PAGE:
The old Spanish town of Belchite found itself on the front lines between two armies and two ideologies during the Spanish Civil War of 1936 to 1939.
A revolt made up of fascist-nationalist generals of the Spanish army in 1936 was the immediate cause for the war, but unexpectedly for the generals, instead of the neat takeover of the government they had been planning, large swaths of Spain rebelled against them, defeated or subsumed local armies and carved out regions of opposition. This opposition, comprised of the Spanish Republican government and an alliance of anarchists, socialists and communists, would fight for control of Spain until the fascist-nationalist victory of 1939.
Belchite sat directly on the front. Initially controlled by Nationalist army, the Republican army took Belchite after a siege lasting from August 24th until September 7th, 1937. A number of Americans, part of the Abraham Lincoln Battalion of the International Brigade, took part in the siege not long after its Republican capture. Ernest Hemingway and two other journalists, Martha Gellhorn and Herbert Matthews, were said to have visited the battle site.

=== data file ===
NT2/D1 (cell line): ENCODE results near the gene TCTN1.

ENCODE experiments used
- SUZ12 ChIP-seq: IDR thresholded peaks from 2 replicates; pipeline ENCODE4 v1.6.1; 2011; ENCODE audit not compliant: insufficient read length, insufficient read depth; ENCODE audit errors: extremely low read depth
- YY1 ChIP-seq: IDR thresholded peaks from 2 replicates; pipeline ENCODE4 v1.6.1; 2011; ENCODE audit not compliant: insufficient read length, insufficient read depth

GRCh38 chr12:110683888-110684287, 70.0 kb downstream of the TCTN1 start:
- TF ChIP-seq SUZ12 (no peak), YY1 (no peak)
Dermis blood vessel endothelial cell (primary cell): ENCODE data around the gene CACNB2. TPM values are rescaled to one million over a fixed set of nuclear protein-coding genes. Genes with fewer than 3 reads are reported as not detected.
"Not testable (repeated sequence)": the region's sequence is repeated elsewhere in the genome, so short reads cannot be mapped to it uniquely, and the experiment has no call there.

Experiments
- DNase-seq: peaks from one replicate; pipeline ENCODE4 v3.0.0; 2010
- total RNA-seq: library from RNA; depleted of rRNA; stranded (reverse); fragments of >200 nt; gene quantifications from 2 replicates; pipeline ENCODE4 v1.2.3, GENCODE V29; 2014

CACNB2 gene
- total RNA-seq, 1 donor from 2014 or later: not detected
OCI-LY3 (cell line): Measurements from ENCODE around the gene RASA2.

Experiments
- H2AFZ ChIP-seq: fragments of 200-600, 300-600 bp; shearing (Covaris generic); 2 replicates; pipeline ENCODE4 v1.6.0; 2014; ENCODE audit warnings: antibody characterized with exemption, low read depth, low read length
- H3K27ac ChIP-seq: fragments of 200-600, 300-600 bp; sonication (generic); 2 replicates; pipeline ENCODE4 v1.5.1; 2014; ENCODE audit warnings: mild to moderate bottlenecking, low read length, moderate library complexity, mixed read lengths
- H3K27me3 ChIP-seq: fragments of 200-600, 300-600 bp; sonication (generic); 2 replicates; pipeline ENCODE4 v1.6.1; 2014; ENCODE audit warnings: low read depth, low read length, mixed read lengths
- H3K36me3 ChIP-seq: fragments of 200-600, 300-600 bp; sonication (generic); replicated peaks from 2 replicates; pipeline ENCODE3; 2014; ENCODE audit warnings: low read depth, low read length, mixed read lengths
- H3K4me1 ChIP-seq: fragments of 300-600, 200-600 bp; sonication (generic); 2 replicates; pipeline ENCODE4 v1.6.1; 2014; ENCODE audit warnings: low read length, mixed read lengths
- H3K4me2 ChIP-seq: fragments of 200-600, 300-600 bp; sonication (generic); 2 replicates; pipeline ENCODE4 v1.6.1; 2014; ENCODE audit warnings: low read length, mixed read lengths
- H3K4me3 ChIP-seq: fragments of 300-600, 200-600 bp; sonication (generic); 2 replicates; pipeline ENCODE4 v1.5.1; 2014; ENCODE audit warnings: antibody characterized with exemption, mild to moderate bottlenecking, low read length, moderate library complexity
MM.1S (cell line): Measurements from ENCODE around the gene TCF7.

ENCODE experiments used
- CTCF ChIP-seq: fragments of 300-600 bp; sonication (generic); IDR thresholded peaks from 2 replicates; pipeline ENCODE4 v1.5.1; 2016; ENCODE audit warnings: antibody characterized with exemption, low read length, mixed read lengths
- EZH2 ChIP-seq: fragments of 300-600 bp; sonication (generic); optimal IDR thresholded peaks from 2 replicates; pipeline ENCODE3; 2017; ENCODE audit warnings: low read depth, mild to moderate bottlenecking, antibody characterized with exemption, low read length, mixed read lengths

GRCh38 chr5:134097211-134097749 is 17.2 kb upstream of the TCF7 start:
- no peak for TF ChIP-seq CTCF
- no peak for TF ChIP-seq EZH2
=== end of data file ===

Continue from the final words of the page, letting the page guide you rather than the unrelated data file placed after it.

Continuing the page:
“[the journalists] found a town so totally ruined that often one could not tell where the streets had been. People were digging under piles of mortar, bricks, and beams pulling out corpses. Mule carcasses, cooking pots, framed lithographs, sewing machines—all covered with flies—made a surreal collage. Belchite was less a town than a nasty smell.” -Cecil D. Eby
The Republicans held Belchite until Nationalist forces, then led by General Francisco Franco, retook it in 1938. Franco decided not to demolish the nearly completely ruined town, leaving it instead as a monument to the war. A new town of Belchite wasn’t completed until 1954, leaving residents to scrape a living out of the destroyed town for fifteen years.
Today Belchite looks largely as it did in 1939; piles of rubble strewn about, the clock tower barely standing, mudejar brick-and-arch work of some residences on display, the cathedral pockmarked with bullet holes and gouged by mortar shells. Belchite is largely open for visitors and people looking to see this lingering moment of the past.
Franco intended the melancholy ruins of Belchite to serve as a monument to his ability to punish at will. It served as just that for over three decades until, as it is said, “the dictator died in bed.” What remains of Belchite stands not as an enduring mechanism of terror, as it was intended, but a testament to the human folly of war and the brutality of fascism.